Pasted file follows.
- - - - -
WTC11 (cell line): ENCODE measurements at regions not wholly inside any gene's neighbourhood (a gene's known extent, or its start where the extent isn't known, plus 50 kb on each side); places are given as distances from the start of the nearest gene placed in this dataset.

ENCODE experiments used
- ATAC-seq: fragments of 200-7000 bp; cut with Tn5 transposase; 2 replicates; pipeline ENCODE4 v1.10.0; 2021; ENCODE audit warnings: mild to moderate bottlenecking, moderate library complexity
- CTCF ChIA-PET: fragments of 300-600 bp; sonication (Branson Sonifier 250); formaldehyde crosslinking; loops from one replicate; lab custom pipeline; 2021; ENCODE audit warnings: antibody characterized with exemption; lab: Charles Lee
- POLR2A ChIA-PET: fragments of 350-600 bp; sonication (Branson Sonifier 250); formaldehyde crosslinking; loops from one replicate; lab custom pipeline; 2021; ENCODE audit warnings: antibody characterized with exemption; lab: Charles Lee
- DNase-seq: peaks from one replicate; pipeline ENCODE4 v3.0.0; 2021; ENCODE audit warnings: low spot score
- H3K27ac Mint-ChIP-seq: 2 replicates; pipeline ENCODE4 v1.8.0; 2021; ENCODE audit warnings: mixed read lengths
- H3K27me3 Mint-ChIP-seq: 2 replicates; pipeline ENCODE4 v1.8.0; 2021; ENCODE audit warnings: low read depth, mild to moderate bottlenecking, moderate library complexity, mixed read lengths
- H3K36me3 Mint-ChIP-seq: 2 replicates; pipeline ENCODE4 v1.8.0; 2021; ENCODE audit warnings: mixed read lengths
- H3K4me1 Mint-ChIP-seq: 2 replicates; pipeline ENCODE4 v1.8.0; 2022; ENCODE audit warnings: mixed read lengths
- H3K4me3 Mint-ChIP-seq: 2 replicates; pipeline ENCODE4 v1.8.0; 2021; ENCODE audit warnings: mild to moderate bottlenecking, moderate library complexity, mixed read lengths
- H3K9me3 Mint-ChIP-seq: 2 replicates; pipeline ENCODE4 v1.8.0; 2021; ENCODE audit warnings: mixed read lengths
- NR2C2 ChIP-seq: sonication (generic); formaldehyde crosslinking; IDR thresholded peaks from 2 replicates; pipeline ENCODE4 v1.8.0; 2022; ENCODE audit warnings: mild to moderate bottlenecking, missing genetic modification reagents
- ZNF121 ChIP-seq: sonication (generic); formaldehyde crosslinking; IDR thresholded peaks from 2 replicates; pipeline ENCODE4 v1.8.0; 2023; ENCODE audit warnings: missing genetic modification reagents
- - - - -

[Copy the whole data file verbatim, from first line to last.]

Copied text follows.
WTC11 (cell line): ENCODE measurements at regions not wholly inside any gene's neighbourhood (a gene's known extent, or its start where the extent isn't known, plus 50 kb on each side); places are given as distances from the start of the nearest gene placed in this dataset.

ENCODE experiments used
- ATAC-seq: fragments of 200-7000 bp; cut with Tn5 transposase; 2 replicates; pipeline ENCODE4 v1.10.0; 2021; ENCODE audit warnings: mild to moderate bottlenecking, moderate library complexity
- CTCF ChIA-PET: fragments of 300-600 bp; sonication (Branson Sonifier 250); formaldehyde crosslinking; loops from one replicate; lab custom pipeline; 2021; ENCODE audit warnings: antibody characterized with exemption; lab: Charles Lee
- POLR2A ChIA-PET: fragments of 350-600 bp; sonication (Branson Sonifier 250); formaldehyde crosslinking; loops from one replicate; lab custom pipeline; 2021; ENCODE audit warnings: antibody characterized with exemption; lab: Charles Lee
- DNase-seq: peaks from one replicate; pipeline ENCODE4 v3.0.0; 2021; ENCODE audit warnings: low spot score
- H3K27ac Mint-ChIP-seq: 2 replicates; pipeline ENCODE4 v1.8.0; 2021; ENCODE audit warnings: mixed read lengths
- H3K27me3 Mint-ChIP-seq: 2 replicates; pipeline ENCODE4 v1.8.0; 2021; ENCODE audit warnings: low read depth, mild to moderate bottlenecking, moderate library complexity, mixed read lengths
- H3K36me3 Mint-ChIP-seq: 2 replicates; pipeline ENCODE4 v1.8.0; 2021; ENCODE audit warnings: mixed read lengths
- H3K4me1 Mint-ChIP-seq: 2 replicates; pipeline ENCODE4 v1.8.0; 2022; ENCODE audit warnings: mixed read lengths
- H3K4me3 Mint-ChIP-seq: 2 replicates; pipeline ENCODE4 v1.8.0; 2021; ENCODE audit warnings: mild to moderate bottlenecking, moderate library complexity, mixed read lengths
- H3K9me3 Mint-ChIP-seq: 2 replicates; pipeline ENCODE4 v1.8.0; 2021; ENCODE audit warnings: mixed read lengths
- NR2C2 ChIP-seq: sonication (generic); formaldehyde crosslinking; IDR thresholded peaks from 2 replicates; pipeline ENCODE4 v1.8.0; 2022; ENCODE audit warnings: mild to moderate bottlenecking, missing genetic modification reagents
- ZNF121 ChIP-seq: sonication (generic); formaldehyde crosslinking; IDR thresholded peaks from 2 replicates; pipeline ENCODE4 v1.8.0; 2023; ENCODE audit warnings: missing genetic modification reagents